Alumni Insights: Hillel Wasserman '78

Born and raised in Los Angeles, Hillel Wasserman is a true Bruin. UCLA was the only school that Wasserman applied to when he graduated from Fairview High School. He quickly found a place in the Communication Studies Department, where his wit and multiple interests could flourish. His senior year he started a speakers program for the department. By inviting interesting speakers like Grant Taylor and Jack Smith, Wasserman was able to better connect his fellow students to each other and help identify potential career paths. 

UCLA taught him that universities are not trade schools: College is a time for students to grow up and learn how to think critically, not just learn a set of skills. It is a time for students to be exposed to brilliant minds of professors like Wasserman’s favorite professor, Harold Kelley. 

By drawing on experience and knowledge he had gained from working and interning while attending UCLA, Wasserman was able to start his own talent and marketing company just a year after he graduated. After eight years he decided to pursue other options and took jobs at Disney, A & E, Columbia Pictures, and NBC. For the past 20 years he has worked as an independent contractor and freelancer. As a freelancer, he has done work in copy writing and print material to promotionals for radio, TV, and theaters. 

Wasserman remains actively involved in UCLA. Fourteen years ago he made the decision to get involved and contacted the speaker program at Being Alive. He is a board member and Volunteer Speakers Bureau Chair for Being Alive HIV/AIDS Action Coalition. He has lectured to UCLA students about HIV/AIDS as well as worked with Dance Marathon, 48 Hours to Action, and participated in outreach and prevention on campus.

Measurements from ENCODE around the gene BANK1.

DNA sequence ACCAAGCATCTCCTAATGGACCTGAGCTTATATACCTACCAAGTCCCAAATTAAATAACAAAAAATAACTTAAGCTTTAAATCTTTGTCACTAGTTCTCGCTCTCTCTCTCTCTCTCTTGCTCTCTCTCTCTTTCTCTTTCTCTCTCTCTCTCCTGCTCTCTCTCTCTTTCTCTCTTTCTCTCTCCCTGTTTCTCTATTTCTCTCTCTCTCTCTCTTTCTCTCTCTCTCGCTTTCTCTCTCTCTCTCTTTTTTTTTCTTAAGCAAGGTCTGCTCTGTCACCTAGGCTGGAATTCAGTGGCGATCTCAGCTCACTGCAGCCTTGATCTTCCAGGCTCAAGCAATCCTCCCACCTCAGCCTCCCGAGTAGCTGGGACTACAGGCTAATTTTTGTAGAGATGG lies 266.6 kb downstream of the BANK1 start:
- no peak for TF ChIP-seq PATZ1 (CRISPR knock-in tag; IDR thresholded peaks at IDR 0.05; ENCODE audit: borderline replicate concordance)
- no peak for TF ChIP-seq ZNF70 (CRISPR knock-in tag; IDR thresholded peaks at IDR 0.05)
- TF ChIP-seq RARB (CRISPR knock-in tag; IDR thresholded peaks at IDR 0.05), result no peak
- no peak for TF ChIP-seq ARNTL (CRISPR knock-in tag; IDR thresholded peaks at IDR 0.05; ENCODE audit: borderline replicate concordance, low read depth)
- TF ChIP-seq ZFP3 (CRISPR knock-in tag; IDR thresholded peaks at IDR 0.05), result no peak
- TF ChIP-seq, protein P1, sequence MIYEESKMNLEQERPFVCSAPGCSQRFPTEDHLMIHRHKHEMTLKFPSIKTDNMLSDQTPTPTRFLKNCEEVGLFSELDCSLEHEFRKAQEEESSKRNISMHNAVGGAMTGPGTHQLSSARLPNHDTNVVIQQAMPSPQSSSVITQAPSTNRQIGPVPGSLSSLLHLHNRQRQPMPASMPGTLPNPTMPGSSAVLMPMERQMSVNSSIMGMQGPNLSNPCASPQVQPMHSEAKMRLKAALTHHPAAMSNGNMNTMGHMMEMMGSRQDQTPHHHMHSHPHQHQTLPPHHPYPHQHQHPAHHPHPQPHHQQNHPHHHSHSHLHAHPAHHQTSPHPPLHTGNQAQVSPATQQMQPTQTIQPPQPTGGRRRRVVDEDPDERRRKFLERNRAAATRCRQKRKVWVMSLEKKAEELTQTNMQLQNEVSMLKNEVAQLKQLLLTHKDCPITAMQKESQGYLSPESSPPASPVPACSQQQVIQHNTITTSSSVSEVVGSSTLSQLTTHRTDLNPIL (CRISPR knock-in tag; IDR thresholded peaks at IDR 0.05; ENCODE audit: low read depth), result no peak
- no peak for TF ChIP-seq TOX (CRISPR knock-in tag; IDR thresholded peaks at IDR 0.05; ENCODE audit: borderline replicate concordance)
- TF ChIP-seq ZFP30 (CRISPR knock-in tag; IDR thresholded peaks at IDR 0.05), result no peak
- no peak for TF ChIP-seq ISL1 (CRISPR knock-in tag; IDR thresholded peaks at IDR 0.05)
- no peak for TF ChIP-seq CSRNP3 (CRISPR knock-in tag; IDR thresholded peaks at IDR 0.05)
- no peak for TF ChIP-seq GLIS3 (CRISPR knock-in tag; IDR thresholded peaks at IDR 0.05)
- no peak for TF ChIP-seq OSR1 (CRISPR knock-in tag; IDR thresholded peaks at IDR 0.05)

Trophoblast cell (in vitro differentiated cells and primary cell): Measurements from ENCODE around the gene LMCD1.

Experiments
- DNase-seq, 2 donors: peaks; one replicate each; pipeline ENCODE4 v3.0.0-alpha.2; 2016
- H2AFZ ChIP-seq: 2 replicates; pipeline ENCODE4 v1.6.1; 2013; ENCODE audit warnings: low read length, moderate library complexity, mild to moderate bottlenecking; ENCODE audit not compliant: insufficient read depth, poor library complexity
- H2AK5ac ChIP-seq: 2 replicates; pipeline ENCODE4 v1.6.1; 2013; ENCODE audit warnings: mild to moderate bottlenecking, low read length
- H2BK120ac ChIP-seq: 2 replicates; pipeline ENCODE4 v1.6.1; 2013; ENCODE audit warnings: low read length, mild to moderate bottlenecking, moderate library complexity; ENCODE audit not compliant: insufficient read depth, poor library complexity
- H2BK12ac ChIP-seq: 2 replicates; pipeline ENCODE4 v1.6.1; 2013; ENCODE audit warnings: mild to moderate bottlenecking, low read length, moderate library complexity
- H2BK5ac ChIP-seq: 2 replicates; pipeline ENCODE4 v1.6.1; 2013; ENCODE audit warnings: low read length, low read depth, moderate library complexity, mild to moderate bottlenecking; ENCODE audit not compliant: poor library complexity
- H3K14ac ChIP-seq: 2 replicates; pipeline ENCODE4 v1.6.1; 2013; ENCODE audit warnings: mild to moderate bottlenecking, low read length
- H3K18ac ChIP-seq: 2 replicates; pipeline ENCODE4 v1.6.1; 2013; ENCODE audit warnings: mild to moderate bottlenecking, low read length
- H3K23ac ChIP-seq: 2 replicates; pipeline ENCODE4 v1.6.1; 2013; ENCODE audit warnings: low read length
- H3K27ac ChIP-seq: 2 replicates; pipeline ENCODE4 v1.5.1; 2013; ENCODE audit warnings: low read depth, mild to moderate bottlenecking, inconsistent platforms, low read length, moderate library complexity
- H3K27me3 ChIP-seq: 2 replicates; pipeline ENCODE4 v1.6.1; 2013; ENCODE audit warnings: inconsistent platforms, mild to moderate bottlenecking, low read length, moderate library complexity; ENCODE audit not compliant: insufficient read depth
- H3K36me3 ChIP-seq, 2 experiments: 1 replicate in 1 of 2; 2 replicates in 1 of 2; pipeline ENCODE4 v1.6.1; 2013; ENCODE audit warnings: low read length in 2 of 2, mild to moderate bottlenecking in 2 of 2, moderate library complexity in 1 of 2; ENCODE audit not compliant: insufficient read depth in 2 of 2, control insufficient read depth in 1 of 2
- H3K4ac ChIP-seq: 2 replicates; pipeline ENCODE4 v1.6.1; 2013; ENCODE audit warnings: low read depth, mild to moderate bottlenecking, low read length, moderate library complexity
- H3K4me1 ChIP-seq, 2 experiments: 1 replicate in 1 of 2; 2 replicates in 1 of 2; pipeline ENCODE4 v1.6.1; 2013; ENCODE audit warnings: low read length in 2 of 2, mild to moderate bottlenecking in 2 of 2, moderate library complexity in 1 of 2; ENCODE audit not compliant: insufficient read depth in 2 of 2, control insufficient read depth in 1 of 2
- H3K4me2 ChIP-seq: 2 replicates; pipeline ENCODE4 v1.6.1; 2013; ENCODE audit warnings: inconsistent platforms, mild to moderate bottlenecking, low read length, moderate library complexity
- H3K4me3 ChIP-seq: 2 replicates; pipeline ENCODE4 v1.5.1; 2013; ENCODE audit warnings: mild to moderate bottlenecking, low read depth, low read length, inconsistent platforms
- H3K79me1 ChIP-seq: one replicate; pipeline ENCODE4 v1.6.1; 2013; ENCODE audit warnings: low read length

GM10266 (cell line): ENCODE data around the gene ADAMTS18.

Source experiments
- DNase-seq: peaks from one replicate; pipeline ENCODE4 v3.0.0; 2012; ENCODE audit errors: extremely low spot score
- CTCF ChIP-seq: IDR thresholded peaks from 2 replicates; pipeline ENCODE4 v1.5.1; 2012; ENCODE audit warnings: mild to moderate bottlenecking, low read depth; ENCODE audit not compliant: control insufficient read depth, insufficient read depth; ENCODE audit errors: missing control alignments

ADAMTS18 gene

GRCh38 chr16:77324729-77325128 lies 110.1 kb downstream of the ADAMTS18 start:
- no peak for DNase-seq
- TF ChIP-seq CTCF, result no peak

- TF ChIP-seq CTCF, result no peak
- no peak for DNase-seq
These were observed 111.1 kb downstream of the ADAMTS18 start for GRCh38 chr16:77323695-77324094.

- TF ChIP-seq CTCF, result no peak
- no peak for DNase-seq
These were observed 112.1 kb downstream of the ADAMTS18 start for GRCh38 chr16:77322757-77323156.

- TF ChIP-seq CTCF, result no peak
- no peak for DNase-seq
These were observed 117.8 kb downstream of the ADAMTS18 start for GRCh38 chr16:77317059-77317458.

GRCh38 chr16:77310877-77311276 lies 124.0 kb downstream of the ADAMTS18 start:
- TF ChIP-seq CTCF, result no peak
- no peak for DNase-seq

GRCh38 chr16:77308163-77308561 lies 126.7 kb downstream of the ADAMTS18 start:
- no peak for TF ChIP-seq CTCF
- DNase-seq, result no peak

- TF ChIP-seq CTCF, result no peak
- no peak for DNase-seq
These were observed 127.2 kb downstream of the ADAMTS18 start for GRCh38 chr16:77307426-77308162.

Wasserman tells students that, “We can all make the decision to help others, you just have to decide to do it. Whatever you do to get involved and help will come to be the easiest thing to do. What comes back is ten times more than the effort you put out. The satisfaction that you feel when you leave a classroom is such a gift and all you have to do it talk for a little bit. You really end up helping yourself. Pick something that matters to you and just do it.”

In the future, Wasserman hopes to see the UCLA Communication Studies Department given greater recognition. He wants this substantial and substantive interdisciplinary program to be available to more people. As society is moving aggressively into the information age, this program has become increasingly valuable. It offers a rich tapestry of courses that are directed at crafting, controlling, and disseminating messages that are so pervasive in our world today.